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  1. Abstract Cuscuta campestris is an obligate parasitic plant that requires a host to complete its life cycle. Parasite–host connections occur via a haustorium, a unique organ that acts as a bridge for the uptake of water, nutrients, and macromolecules. Research on Cuscuta is often complicated by host influences, but comparable systems for growing the parasite in the absence of a host do not exist. We developed an axenic method to grow C. campestris on an artificial host system (AHS). We evaluated the effects of nutrients and phytohormones on parasite haustoria development and growth. Haustorium morphology and gene expression were also characterized. The AHS consists of an inert, fibrous stick that mimics a host stem, wicking water and nutrients to the parasite. It enables C. campestris to exhibit a parasitic habit and develop through all stages of its life cycle, including production of new shoots and viable seeds. The phytohormones 1-naphthaleneacetic acid and 6-benzylaminopurine affect haustoria morphology and increase parasite fresh weight and biomass. Unigene expression in AHS haustoria reflects processes similar to those in haustoria on living host plants. The AHS is a methodological improvement for studying Cuscuta biology by avoiding specific host effects on the parasite and giving researchers full control of the parasite environment.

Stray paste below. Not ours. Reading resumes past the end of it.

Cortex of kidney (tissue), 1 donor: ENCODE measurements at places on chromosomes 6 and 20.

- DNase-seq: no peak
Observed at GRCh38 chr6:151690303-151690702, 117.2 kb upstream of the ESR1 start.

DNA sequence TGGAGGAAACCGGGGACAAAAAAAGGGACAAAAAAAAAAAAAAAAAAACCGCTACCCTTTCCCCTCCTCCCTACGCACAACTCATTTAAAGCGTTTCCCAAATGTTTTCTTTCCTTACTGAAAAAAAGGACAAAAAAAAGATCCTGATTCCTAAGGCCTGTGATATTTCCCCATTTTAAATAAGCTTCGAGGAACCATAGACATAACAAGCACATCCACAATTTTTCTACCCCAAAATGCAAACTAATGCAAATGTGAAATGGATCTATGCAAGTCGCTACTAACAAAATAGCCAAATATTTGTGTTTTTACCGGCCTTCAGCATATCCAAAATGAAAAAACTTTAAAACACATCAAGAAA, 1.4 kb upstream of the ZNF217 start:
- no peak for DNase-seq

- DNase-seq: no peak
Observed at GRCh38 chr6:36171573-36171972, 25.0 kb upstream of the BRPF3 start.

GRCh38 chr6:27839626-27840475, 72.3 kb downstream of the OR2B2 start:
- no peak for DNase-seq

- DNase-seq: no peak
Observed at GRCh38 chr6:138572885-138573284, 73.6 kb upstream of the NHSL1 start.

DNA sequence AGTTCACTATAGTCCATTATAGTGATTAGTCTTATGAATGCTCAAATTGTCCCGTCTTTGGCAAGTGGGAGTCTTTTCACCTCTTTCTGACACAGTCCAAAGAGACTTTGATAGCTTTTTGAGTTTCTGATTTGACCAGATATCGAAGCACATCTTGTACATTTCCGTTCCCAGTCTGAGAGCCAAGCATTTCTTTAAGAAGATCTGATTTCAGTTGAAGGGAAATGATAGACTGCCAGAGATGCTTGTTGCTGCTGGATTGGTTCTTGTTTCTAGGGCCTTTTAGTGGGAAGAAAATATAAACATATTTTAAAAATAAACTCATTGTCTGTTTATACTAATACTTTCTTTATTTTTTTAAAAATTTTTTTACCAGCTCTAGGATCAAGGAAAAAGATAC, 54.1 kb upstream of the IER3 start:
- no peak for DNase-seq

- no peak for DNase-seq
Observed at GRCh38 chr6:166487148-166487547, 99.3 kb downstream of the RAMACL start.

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  2. Plant microbiota play essential roles in plant health and crop productivity. Comparisons of community composition have suggested seed, soil, and the atmosphere as reservoirs of phyllosphere microbiota. After finding that leaves of tomato (Solanum lycopersicum) plants exposed to rain carried a higher microbial population size than leaves of tomato plants not exposed to rain, we experimentally tested the hypothesis that rain is a thus-far-neglected reservoir of phyllosphere microbiota. Therefore, rain microbiota were compared with phyllosphere microbiota of tomato plants either treated with concentrated rain microbiota, filter-sterilized rain, or sterile water. Based on 16S ribosomal RNA amplicon sequencing, 104 operational taxonomic units (OTUs) significantly increased in relative abundance after inoculation with concentrated rain microbiota but no OTU significantly increased after treatment with either sterile water or filter-sterilized rain. Some of the genera to which these 104 OTUs belonged were also found at higher relative abundance on tomato plants exposed to rain outdoors than on tomato plants grown protected from rain in a commercial greenhouse. Taken together, these results point to precipitation as a reservoir of phyllosphere microbiota and show the potential of controlled experiments to investigate the role of different reservoirs in the assembly of phyllosphere microbiota. 
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